Linked by Kroc Camen on Mon 21st Jun 2010 19:49 UTC
General Development "For three years [my] son Ben, and I have engaged in a quixotic but determined quest: We've searched for a simple and straightforward way to get the introductory programming language BASIC to run on either my Mac or my PC. Why on Earth would we want to do that, in an era of glossy animation-rendering engines, game-design ogres and sophisticated avatar worlds? Because if you want to give young students a grounding in how computers actually work, there's still nothing better than a little experience at line-by-line programming." Looking beyond the immediate fear-inducing acronym BASIC, this article delves deeply into what it means to simply be in control--via a basic understanding of under the hood--of your own computer, and how our whiz-bang world of technology today is failing to bestow this understanding on this generation of would-be hackers.
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I prefer LOGO
by TheGZeus on Mon 21st Jun 2010 20:47 UTC
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and UCBLOGO is available for every major OS, and has a friendly front-end for Windows available.

I can't code for crap, mainly because I've haven't really tried in over a decade, but I understand the basics of what programming is, and what it takes to get <foo> to do <bar>.
I started with Apple LOGO in an Apple //c.
I remember the enormous feeling of power when I realised that anything I could tell the computer to do, and told it properly, it could do for me. Then I was massively disillusioned in High School when the only programming course was in C++ and spent 2 chapters on things like Univac and Eniac and the history of mainframes and military computing.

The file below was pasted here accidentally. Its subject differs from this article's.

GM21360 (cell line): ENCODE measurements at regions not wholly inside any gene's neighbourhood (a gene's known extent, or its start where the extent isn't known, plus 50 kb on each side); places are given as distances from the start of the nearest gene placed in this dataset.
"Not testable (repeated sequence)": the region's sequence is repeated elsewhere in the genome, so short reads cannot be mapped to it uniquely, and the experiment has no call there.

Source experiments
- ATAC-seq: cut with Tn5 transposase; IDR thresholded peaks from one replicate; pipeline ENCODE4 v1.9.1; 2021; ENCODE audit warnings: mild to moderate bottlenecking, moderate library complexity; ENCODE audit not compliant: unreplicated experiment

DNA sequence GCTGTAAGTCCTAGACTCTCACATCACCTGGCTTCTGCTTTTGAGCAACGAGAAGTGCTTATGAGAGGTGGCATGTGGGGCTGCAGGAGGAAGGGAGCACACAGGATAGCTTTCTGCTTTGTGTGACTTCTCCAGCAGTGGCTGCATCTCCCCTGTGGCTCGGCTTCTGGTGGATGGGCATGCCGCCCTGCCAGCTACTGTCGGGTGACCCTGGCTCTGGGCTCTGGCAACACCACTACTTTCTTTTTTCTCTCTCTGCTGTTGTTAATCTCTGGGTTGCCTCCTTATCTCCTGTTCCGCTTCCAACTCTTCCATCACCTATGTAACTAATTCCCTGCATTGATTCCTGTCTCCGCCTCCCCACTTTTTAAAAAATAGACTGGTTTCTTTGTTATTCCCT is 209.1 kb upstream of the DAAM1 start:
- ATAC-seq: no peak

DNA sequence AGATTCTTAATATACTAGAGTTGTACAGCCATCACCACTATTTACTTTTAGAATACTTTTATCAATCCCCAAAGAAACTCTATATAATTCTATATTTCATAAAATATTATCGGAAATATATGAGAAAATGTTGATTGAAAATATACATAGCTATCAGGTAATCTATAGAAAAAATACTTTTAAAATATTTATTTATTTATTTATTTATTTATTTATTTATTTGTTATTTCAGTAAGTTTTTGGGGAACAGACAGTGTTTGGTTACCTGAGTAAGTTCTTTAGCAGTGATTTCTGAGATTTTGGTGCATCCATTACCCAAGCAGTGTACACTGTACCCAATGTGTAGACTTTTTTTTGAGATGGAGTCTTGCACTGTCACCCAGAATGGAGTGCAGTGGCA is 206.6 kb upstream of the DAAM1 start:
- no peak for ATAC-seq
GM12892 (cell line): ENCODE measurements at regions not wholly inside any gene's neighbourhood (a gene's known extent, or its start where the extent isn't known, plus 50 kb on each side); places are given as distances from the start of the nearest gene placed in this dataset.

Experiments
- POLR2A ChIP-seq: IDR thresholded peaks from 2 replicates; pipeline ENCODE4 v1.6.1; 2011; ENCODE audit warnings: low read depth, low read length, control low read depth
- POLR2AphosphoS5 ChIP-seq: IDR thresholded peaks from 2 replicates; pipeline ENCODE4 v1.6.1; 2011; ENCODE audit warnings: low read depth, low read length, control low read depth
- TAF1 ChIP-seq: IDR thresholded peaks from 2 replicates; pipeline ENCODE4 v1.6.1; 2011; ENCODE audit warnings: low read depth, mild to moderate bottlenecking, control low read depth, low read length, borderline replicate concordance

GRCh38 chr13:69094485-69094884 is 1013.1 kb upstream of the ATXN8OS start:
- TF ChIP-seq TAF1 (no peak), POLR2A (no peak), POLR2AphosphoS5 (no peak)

The teacher was over 70, had never written so much as a line of C, and spent most of the class period taking smoke breaks. I spent that class playing video games, like 90% of the students (though I also intentionally broke the computer's Win9X install, repeatedly). He graded it on a curve, and I, who had done literally no homework, got a D. This was in 1998 or so, before the bubble had burst, and they wanted to churn out C++ and JAVA programmers.

C++ as the first language for high school students? My first thought was "How do I make something happen??? This is all moving bits around! How much of this crap do I have to write before I can do... anything?"
Do low-level languages have their place? Yes, but not for kids who want to learn the _principals_ of programming.
Hell, I'd have been more entertained by some 6502 box and pure, raw, unadulterated assembly, because you actually _are_ moving bits around! Stuff is happening, exactly as I say.

Then again, the fact that they didn't try Python(or is that too high level?) or some lisp/scheme(PLT is everywhere, and has everything but a turtle in its standard library, really) is surprising to me.

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